In practice there are just few common rules of thumb. E.g. it is a good idea to postpone installing the most recent version of the operating system as long as possible, since the new one will always have more compatibility issues until it has been tested in “real world”, and updated a few times. Secondly, while the most recent and advanced functionalities are something that are used in marketing and in differentiation of the laptop from the competing models, it is in these new features where most of the problems will probably appear. One could play safe, and wipe out all software and drivers that the OEM had installed into their computer, and reinstall a “pure” Windows OS into the new computer instead. But this can mean that some of the new components do not operate in advertised ways. Myself, I usually test the OEM recommended setup and software (and all recommended updates) for a while, but also do regular backups, restore points, and keep a reinstall media available, just in case something goes wrong. And unfortunately, quite often this happens, and returning to the original state, or even doing a full, clean reinstall is needed. In a more “typical” or average combination of hardware and software such issues are not so common, but if one works with new technologies and features, then such consequences of complexity, heterogeneity and multistratal character of personal computers can indeed be expected. Sometimes, only trial and error helps: the most recent software and drivers might be needed to solve issues, but sometimes it is precisely the new software that produces the problems, and the solution is going back to some older versions. Sometimes disabling some function helps, sometimes only way into proper reliability is just completely uninstalling an entire software suite by a certain manufacturer, even if it means giving up some promised, advanced functionalities. Life might just be simpler that way.

Recommended laptops, March 2018

Every now and then I am asked to recommend what PC to buy. The great variety in individual needs and preferences make this ungrateful task – it is dangerous to follow someone else’s advice, and not to do your own homework, and hands-on testing yourself. But, said that, here are some of my current favourites, based on my individual and highly idiosyncratic preferences:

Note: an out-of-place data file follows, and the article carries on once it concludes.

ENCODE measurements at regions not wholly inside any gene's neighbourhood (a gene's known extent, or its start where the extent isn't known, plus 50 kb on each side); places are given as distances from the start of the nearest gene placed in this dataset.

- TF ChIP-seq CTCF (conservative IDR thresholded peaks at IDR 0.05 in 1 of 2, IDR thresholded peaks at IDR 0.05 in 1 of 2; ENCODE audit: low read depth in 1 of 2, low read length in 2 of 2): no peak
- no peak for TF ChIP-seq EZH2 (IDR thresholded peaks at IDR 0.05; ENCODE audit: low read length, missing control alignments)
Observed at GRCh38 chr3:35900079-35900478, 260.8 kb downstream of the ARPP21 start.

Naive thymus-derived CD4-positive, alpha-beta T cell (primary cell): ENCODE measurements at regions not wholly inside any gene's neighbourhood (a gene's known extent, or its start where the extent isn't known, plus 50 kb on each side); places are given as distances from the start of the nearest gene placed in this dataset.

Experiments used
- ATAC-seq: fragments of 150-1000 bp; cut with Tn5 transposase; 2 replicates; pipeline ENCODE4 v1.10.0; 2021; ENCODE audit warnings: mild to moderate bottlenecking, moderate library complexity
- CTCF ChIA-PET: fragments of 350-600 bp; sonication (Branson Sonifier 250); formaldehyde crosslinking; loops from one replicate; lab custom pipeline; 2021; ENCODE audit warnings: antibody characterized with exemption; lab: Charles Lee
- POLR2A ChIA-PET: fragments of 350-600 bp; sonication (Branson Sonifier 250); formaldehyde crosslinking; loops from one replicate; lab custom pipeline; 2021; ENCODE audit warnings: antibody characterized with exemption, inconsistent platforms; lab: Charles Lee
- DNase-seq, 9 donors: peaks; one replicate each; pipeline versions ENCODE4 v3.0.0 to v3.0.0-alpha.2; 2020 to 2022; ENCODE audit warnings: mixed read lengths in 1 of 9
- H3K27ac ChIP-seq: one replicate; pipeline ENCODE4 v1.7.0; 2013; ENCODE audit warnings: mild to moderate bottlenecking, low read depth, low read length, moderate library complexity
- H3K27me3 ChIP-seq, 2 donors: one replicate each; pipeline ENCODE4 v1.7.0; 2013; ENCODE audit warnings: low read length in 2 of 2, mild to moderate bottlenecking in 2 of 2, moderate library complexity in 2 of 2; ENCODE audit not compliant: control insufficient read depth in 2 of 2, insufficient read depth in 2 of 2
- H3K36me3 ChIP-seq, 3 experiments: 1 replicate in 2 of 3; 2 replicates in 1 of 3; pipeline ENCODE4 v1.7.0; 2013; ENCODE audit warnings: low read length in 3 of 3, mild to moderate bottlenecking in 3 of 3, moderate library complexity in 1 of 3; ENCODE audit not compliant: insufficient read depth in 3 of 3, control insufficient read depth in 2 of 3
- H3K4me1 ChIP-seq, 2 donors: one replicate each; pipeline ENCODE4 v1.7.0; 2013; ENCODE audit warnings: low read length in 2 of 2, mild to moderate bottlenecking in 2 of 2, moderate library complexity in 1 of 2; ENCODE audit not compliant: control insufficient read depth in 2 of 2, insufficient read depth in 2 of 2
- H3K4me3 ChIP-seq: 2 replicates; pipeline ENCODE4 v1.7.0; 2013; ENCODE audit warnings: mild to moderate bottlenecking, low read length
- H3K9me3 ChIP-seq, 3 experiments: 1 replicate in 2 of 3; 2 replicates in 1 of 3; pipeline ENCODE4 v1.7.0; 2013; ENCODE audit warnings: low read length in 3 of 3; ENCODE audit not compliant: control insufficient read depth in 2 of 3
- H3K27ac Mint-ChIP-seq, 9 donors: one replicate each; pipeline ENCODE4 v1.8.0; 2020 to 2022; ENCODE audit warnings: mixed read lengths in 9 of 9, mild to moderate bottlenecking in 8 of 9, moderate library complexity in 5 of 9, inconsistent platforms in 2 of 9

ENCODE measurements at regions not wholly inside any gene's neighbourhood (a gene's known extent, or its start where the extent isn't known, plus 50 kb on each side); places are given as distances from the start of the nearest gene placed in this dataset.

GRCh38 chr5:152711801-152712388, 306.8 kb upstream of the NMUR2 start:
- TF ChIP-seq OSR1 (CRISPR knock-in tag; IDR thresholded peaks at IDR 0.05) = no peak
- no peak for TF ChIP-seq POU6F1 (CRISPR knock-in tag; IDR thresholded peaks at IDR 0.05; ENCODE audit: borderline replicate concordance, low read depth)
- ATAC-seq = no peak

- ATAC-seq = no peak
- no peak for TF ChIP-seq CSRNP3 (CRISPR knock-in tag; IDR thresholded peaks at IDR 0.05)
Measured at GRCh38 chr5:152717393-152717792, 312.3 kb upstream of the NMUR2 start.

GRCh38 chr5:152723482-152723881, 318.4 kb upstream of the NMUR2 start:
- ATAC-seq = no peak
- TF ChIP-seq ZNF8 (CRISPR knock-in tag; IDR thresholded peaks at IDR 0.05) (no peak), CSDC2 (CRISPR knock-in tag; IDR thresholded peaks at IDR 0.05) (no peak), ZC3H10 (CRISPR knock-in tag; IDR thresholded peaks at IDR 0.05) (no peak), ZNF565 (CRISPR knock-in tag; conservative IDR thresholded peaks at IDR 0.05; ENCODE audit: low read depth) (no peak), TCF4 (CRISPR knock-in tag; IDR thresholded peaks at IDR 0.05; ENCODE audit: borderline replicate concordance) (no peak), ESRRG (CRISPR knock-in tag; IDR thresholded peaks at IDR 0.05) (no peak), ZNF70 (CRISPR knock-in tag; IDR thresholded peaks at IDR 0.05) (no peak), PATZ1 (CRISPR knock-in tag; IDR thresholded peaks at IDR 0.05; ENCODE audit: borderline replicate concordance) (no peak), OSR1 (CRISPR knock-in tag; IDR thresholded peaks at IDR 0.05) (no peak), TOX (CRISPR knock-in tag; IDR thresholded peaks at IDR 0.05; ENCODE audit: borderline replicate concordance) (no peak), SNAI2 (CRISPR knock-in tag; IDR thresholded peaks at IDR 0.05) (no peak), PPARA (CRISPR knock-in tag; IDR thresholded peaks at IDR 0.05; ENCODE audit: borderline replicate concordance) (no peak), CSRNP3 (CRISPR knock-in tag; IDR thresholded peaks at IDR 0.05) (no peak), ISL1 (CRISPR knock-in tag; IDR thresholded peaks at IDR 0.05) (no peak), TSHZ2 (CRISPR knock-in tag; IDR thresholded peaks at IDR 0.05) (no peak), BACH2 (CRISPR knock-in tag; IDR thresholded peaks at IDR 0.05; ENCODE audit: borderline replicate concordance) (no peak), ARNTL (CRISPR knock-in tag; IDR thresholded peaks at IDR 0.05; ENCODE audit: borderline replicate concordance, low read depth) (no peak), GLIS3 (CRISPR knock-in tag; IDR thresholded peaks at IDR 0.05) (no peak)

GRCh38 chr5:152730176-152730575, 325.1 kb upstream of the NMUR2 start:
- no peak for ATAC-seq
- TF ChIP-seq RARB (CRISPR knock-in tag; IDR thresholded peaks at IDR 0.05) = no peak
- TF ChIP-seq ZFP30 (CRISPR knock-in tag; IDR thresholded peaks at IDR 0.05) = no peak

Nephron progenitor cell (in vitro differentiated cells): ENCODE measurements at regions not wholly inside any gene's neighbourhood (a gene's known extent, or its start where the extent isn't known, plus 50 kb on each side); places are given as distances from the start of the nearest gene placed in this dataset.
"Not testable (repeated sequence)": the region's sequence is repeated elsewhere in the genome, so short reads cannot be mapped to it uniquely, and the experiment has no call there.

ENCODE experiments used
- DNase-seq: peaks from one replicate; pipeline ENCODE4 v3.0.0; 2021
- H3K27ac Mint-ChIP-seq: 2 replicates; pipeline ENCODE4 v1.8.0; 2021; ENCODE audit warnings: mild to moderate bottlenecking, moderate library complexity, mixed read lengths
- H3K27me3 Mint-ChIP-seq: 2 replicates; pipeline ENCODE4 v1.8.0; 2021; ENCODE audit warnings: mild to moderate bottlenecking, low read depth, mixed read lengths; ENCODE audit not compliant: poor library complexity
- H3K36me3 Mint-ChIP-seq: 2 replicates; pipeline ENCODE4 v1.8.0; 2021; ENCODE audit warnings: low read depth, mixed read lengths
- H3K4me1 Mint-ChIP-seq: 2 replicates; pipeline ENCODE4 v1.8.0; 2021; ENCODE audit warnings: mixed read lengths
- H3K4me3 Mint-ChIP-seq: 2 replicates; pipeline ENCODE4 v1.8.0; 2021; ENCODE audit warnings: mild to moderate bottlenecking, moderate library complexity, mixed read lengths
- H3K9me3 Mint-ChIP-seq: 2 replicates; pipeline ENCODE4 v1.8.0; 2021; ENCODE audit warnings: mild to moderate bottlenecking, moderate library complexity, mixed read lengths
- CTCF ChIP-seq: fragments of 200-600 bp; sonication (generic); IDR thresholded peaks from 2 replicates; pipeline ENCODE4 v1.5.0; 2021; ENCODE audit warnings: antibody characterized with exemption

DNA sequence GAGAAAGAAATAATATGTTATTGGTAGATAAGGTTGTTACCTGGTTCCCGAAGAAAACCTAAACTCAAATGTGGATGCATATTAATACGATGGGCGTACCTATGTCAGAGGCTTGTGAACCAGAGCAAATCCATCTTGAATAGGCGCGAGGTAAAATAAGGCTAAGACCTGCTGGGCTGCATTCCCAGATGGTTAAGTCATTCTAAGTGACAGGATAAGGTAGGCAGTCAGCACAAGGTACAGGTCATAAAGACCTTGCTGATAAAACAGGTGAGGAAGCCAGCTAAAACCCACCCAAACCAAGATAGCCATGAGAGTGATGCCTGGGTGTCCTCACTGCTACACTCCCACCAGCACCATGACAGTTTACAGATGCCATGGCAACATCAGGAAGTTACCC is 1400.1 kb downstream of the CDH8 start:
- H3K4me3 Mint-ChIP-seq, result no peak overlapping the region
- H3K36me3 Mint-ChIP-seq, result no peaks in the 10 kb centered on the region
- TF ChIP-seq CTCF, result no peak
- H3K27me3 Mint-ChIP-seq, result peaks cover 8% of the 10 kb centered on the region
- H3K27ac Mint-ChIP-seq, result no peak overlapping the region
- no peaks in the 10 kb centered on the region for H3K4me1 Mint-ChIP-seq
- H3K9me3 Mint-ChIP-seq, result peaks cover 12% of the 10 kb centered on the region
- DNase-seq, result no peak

My key criterion is to start from a laptop, rather than a desktop PC: laptops are powerful enough for almost anything, and they provide more versatility. When used in office, or home desk, one can plug in external keyboard, mouse/trackball and display, and use the local network resources such as printers and file servers. The Thunderbolt interface has made it easy to have all those things plugged in via a single connector, so I’d recommend checking that the laptop comes with Thunderbolt (it uses USB-C type connector, but not all USB-C ports are Thunderbolt ports).

When we talk about laptops, my key criteria would be to first look at the weight and get as light device as possible, considering two other key criteria: excellent keyboard and good touch display.

The reasons for those priorities are that I personally carry the laptop with me pretty much always, and weight is then a really important factor. If thing is heavy, the temptation is just to leave it where it sits, rather than pick it up while rushing into a quick meeting. And when in the meeting one needs to make notes, or check some information, one is at the mercy of a smartphone picked from the pocket, and the ergonomics are much worse in that situation. Ergonomics relate to the point about excellent keyboard and display, alike. Keyboard is to me the main interface, since I write a lot. Bad or even average keyboard will make things painful in the long run, if you write hours and hours daily. Prioritising the keyboard is something that your hands, health and general life satisfaction will thank, in the long run.

Touch display is something that will probably divide the opinions of many technology experts, even. In the Apple Macintosh ecosystem of computers there is no touch screen computer available: that modality is reserved to iPad and iPhone mobile devices. I think that having a touch screen on a laptop is something that once learned, one cannot go away from. I find myself trying to scroll and swipe my non-touchscreen devices nowadays all the time. Windows 10 as an operating system has currently the best support for touch screen gestures, but there are devices in the Linux and Chromebook ecosystems that also support touch. Touch screen display makes handling applications, files easier, and zooming in and out of text and images a snap. Moving hands away from keyboard and touchpad every now and then to the edges of the screen is probably also good for ergonomics. However, trying to keep one’s hands on the laptop screen for extended times is not a good idea, as it is straining. Touch screen is not absolutely needed, but it is an excellent extra. However, it is important that the screen is bright, sharp, and has wide viewing angles; it is really frustrating to work on dim washed-out displays, particularly in brightly lit conditions. You have to squint, and end up with a terrible headache at the end of the day. In LCD screens look for IPS (in-plane switching) technology, or for OLED screens. The latter, however, are still rather rare and expensive in laptops. But OLED has the best contrast, and it is the technology that smartphone manufacturers like Samsung and Apple use in their flagship mobile devices.